Gardening is one of the most enjoyable outdoor pastimes for people of all ages. It appeals to all of our senses, connects us to nature, and rewards us with lovely flowers or delectable fruits and veggies.
Gardening is a good way for aging bodies to obtain moderate-intensity cardiovascular activity, burn calories, and keep flexible. These are the reasons why gardening is still popular with Americans in their senior years.
Benefits of Gardening
Firstly, gardening can help with exercising and calorie burning. You can burn 200 to 400 calories every hour by planting and pulling weeds. Gardening requires bending, stooping, stretching, and tugging which gets the body moving.
Secondly, gardening is muscle-strengthening. To maintain your muscles from deteriorating, you don’t have to drag a big wheelbarrow around. A few hours of gardening every week will provide you with the necessary exercise.
Thirdly, gardening increases Vitamin D intake. While you don’t want to overdo it, a few hours in the sun will provide you with more vitamin D than a glass of milk every night.
Fourthly, gardening helps reduce stress. Gardening improves hand-eye coordination, which allows the brain and body to work together. It also elevates serotonin, a relaxing chemical in the brain that puts you in a good mood, and lowers stress-producing cortisol levels.
Lastly, gardening has various mental and physical advantages for Alzheimer’s patients. According to research, activities that engage the senses provide persons with Alzheimer’s disease with positive emotions that they may not be able to experience regularly. The gardening treatment uses all of the senses and can aid in the rediscovery of the world by patients with Alzheimer’s disease.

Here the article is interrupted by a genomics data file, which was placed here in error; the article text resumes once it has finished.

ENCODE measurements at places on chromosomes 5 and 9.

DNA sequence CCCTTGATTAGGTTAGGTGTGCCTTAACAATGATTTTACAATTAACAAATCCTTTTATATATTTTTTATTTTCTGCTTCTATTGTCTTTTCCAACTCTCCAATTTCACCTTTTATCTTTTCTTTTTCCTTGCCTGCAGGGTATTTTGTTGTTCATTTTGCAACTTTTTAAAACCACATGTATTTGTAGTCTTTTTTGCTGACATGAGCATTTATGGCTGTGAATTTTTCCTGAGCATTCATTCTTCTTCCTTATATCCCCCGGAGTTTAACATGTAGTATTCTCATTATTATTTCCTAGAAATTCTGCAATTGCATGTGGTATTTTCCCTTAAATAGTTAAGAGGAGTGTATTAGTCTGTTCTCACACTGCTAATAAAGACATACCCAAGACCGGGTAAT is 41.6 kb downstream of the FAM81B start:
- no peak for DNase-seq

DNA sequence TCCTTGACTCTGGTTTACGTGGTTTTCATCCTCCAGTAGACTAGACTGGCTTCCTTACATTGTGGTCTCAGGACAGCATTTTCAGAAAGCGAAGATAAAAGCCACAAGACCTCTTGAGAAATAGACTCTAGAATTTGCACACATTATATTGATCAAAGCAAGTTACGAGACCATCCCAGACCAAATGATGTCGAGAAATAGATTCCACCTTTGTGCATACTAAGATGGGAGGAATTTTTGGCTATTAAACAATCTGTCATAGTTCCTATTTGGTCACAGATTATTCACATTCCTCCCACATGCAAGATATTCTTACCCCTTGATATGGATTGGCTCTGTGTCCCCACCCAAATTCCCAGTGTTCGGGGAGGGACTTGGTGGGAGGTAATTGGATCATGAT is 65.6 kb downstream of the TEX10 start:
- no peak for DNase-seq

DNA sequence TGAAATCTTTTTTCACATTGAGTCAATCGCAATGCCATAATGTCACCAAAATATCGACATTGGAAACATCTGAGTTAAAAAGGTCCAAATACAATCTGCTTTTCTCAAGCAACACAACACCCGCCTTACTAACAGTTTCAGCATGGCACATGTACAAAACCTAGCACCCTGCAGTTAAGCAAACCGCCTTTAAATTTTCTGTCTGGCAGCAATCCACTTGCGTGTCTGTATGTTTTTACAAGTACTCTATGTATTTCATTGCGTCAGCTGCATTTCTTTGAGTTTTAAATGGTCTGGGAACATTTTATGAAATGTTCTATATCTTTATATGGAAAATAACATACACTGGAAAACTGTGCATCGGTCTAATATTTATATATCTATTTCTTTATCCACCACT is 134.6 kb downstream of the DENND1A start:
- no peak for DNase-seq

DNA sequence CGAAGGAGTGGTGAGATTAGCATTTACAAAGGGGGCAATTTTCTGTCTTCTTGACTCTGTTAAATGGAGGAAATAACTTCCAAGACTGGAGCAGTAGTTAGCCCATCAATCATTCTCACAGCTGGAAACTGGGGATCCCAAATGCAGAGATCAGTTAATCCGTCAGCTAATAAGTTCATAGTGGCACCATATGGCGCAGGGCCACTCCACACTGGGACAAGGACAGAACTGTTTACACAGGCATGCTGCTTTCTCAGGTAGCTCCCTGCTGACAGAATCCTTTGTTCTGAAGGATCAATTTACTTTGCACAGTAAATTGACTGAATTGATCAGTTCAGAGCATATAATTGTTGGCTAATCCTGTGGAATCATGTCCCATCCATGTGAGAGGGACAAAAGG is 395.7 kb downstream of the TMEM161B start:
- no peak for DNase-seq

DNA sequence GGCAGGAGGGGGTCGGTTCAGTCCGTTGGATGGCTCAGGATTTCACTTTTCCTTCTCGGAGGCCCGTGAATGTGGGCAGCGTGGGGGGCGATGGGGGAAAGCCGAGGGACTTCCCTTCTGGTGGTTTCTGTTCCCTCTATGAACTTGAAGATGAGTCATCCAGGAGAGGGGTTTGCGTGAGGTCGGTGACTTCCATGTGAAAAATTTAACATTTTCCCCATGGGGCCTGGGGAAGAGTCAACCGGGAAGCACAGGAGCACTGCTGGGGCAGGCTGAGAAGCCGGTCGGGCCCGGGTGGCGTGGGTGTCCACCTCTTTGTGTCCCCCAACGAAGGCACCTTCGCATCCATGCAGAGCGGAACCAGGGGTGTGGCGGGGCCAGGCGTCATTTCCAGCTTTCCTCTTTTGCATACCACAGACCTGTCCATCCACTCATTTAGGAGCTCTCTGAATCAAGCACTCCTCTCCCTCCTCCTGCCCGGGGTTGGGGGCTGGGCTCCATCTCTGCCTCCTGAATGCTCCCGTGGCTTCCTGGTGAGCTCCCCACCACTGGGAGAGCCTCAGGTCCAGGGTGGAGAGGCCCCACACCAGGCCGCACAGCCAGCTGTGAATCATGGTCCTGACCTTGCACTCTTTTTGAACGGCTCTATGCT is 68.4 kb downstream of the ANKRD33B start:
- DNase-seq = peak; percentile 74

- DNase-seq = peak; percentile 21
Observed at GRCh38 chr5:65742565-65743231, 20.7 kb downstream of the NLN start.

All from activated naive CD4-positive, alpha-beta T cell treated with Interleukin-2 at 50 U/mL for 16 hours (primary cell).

What to Plant
You and your families can work together to raise delicious veggies in containers or on a plot of land throughout the growing season. Seedlings of broccoli, cabbage, and cauliflower emerge in the spring. In the early summer, the same can be said about tomatoes and peppers. Strawberries and blueberries may be grown in tiny settings, although they still require some space to spread.
Species are lovely at any time of year, but when growing them outside, stick to flowers that are local to your area. Native flowers are low-maintenance and don’t require a green thumb. The following flowers add a lot of color to a garden:
- Black-eyed Susan
- Purple Coneflower
How to Stay Safe
To simplify your gardening experience, it is important to keep to best practices and abide by safety rules too. Even a few minutes outside can be dangerous, especially if you’re in your later years or care for an older parent. Keep yourself safe by:
- Putting on sunblock. Even if the sun isn’t scorching hot, UV radiation can cause the skin to become red and burn. Sunburns that are too severe might be fatal.
- Repair damaged fencing and latching gates. This will aid in the eviction of unwanted animals. If memory loss or roaming is an issue, securing the space is also crucial.
- Having a first-aid kit on hand is a good idea. Cuts, bruises, and insect bites should be treated as quickly as possible.